A manufactured fat product that is intended to resemble butter in taste, texture and appearance. Margarine is comprised of 80%% fat and is made from various vegetable and animals fats combined with flavor, emulsifiers, coloring agents, added vitamins and preservatives.


Other names: Oleo, oleomargarine
Translations: Margarīns, Margarinas, Margarină, Margarin, Macgarin, Margaryna, मार्जरीन, Margarina, Маргарин, Μαργαρίνη, سمن, 마가린, Margarín, Маргарин, Margarin, 人造奶油, Margarina, Margarina, Margarín, Margarina, מרגרינה, Margarin, Margarin, マーガリン, Margarin, Margarina, Маргарин, Margariini, Маргарин

Physical Description

Margarine naturally appears white or almost white. Yellow food coloring is added to most margerines available in supermarkets today.

Colors: white, pale yellow

Tasting Notes

Flavors: From a barely perceptible "greasy" taste to a hyper-intense buttery flavor.
Mouthfeel: Greasy, Soft, Imitation
Food complements: Baked goods, Baked potatoes
Beverage complements: Milk
Substitutes: Butter, Shortening plus a pinch of salt, Lard

Selecting and Buying

Seasonality: january, february, march, april, may, june, july, august, september, opctober, november, december
Choosing: Chose margarine with lower oil and fat levels; avoid margerines containing trans fats.
Buying: Margerine is widely available in any supermarket or grocery store. Supermarkets usually carry diet margarines such as "lite" margarine which is about half the fat and contains more water and air than other forms of margerine. (Soft margarine and whipped margarine may contain up to 50% air.)
Procuring: The basic method of making margarine today consists, as it did in Mège-Mouriés day, of emulsifying a blend of purified vegetable oils with skimmed milk, chilling the mixture to solidify it and working it to improve the texture.

Preparation and Use

Commonly used for baking. It is a major ingredient in making pie crusts, cakes, casseroles, and many desserts.

It is also widely used as spread for toast, hot biscuits, bagels, and English muffins

Melted margarine also works well as an additive to baked potatoes and a topping on cooked green vegetables.

Margarine is an excellent basis for dark roux due because it will not burn as easily as butter.

Cleaning: n/a

Conserving and Storing

Margarine continuously refrigerated will last for about one month after the "sell by" date on its package.

To freeze margarine, wrap tightly in heavy-duty aluminum or plastic freezer wrap, or place inside a heavy-duty freezer bag.


Margarine was originally created in the late 19th century as a substitute for butter. In the United States, concern from the dairy industry led to a ban on added coloring so that it would not be confused with butter. In some states, manufacturers were required to add pink coloring in an effort to make the product appear unpalatable (although these laws were struck down by the Supreme Court in 1898). Manufacturers were required to pay a very high license fee and tax the margarine, further hindering competition with the dairy industry. "Bootleg" producers of margerine products flourished during the first half of the 20th century, and grocers sold "pellets" of coloring to consumers so they could color their own margerine. The demand for margerine grew throughout the world despite the efforts of the dairy industries to repress it. In the United States, margerine lost favor to butter during the Great Depression, but when WWII led to rationing of dairy products, margerine became a staple in American households. By the 1960's, margerine restrictions were lifted throughout the U.S. and it became a common substitute for butter.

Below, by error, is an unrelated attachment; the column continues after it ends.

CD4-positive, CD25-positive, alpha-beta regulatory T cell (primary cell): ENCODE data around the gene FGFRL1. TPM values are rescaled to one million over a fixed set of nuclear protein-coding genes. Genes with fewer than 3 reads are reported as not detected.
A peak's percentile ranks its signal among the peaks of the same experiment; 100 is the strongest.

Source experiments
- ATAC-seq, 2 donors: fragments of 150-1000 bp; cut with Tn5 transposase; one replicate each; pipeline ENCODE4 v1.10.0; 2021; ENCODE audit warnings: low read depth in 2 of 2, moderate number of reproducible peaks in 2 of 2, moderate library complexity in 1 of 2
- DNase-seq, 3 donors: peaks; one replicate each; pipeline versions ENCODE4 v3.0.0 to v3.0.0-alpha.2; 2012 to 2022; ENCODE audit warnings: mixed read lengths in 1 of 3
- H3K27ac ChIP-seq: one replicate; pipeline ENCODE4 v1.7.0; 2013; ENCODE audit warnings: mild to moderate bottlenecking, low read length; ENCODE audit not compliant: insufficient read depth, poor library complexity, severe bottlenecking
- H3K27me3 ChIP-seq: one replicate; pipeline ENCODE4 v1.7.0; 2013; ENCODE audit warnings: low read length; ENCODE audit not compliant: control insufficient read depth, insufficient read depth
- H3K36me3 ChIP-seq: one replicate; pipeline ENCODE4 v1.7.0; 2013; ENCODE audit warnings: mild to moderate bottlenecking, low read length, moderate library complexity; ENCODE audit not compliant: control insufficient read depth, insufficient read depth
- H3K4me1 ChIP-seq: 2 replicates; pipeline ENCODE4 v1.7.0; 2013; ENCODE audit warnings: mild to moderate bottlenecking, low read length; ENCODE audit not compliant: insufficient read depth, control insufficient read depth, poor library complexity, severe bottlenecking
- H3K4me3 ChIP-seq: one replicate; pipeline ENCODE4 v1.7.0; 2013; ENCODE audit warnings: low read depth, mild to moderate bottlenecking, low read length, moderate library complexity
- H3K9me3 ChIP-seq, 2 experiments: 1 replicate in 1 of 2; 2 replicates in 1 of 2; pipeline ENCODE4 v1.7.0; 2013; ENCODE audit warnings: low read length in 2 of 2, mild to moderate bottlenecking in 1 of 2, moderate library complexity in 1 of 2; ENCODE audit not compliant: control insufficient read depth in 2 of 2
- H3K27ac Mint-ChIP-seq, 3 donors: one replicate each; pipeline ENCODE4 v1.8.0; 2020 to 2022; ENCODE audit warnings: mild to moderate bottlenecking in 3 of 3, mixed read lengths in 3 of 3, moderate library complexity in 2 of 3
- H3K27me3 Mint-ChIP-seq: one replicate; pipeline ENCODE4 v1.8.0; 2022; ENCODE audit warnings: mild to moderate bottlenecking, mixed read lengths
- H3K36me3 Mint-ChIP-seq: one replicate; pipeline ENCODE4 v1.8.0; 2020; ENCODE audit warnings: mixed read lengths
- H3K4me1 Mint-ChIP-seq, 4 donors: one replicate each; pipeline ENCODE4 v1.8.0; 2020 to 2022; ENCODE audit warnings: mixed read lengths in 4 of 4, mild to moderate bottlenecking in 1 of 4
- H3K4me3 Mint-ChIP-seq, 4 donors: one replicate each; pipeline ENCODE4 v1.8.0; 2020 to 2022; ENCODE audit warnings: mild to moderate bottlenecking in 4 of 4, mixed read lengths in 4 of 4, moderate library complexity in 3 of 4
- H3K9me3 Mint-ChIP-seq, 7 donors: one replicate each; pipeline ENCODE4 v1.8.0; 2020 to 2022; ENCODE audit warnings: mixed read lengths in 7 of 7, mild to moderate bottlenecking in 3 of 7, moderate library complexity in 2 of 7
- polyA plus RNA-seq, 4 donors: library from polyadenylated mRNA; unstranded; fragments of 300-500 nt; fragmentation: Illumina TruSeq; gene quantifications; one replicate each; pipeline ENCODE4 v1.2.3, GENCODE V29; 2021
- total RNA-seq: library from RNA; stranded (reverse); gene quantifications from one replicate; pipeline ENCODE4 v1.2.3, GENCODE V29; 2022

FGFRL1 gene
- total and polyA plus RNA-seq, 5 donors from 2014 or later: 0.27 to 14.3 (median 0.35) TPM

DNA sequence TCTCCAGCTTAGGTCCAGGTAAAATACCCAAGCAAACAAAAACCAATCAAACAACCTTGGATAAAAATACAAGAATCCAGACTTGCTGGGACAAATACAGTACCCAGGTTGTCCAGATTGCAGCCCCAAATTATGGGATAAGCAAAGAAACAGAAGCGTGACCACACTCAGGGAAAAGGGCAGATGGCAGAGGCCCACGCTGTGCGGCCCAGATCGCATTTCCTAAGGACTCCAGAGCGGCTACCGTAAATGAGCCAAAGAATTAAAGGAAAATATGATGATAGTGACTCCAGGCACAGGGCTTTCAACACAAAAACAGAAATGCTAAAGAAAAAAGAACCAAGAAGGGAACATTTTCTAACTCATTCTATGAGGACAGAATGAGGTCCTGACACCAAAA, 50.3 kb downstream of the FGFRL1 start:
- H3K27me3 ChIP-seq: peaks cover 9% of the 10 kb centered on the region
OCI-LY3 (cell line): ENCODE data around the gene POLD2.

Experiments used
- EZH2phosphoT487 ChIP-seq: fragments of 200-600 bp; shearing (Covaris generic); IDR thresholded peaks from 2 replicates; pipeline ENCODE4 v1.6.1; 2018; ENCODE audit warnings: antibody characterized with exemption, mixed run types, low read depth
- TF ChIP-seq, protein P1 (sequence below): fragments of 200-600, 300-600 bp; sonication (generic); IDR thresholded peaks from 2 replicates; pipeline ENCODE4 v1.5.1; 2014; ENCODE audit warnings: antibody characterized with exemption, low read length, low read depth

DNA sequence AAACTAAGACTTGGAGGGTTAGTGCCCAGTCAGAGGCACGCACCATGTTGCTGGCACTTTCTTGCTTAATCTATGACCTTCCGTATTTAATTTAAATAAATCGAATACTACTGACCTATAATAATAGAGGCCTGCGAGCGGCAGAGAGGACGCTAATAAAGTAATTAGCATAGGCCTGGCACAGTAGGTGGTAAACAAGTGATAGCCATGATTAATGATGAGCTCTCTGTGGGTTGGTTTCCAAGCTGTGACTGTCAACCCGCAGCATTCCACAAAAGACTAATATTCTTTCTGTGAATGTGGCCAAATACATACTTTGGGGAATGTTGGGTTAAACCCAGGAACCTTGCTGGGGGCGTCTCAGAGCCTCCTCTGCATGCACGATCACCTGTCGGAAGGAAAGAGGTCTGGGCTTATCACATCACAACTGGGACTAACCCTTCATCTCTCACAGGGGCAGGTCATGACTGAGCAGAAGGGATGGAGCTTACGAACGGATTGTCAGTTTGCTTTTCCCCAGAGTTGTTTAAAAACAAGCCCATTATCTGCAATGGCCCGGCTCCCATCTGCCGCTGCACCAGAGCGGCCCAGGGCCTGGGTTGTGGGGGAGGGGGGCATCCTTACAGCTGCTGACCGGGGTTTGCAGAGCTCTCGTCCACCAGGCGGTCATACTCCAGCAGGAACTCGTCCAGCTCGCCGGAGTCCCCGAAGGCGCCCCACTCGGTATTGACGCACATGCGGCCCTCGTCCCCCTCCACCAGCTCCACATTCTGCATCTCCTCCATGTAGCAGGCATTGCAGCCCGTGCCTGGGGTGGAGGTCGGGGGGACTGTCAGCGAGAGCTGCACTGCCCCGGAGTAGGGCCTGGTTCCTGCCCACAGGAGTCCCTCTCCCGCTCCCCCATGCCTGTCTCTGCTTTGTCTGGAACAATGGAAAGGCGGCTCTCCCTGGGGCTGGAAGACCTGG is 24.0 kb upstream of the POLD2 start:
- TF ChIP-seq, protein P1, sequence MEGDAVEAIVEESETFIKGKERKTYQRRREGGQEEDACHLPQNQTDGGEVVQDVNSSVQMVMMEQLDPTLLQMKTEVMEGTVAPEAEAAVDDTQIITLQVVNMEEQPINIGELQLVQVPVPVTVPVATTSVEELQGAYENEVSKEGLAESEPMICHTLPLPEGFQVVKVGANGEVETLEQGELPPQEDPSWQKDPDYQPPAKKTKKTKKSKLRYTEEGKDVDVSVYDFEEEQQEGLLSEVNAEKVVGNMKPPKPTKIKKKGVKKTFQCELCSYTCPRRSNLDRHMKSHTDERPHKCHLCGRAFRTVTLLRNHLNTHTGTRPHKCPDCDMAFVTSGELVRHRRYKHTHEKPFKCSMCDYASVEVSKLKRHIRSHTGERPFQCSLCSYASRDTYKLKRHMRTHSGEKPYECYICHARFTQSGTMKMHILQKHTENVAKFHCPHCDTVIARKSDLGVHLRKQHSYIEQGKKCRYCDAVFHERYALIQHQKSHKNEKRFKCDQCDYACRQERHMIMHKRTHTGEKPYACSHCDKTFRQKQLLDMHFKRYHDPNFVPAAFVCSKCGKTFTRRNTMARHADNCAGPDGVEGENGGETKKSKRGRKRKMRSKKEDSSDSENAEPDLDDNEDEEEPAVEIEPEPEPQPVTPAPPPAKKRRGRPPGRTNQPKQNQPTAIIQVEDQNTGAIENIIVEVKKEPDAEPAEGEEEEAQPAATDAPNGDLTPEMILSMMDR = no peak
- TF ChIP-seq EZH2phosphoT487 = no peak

History: The discovery of margaric acid by Michel Eugene Chevreul in 1813 helped facilitate the discovery of margarine in the late 19th Century.

In 1869, Emperor Louis Napoleon III of France offered a prize to anyone who could make a satisfactory substitute for butter, suitable for use by the armed forces and the lower class. In 1869 French chemist Hippolyte Mege-Mouries invented a substance called oleomargarine, the name became shortened to the trade name "margarine." His product had little success until 1871 when the patent was sold to the Dutch company Jurgens, which launched an international marketing campaign.



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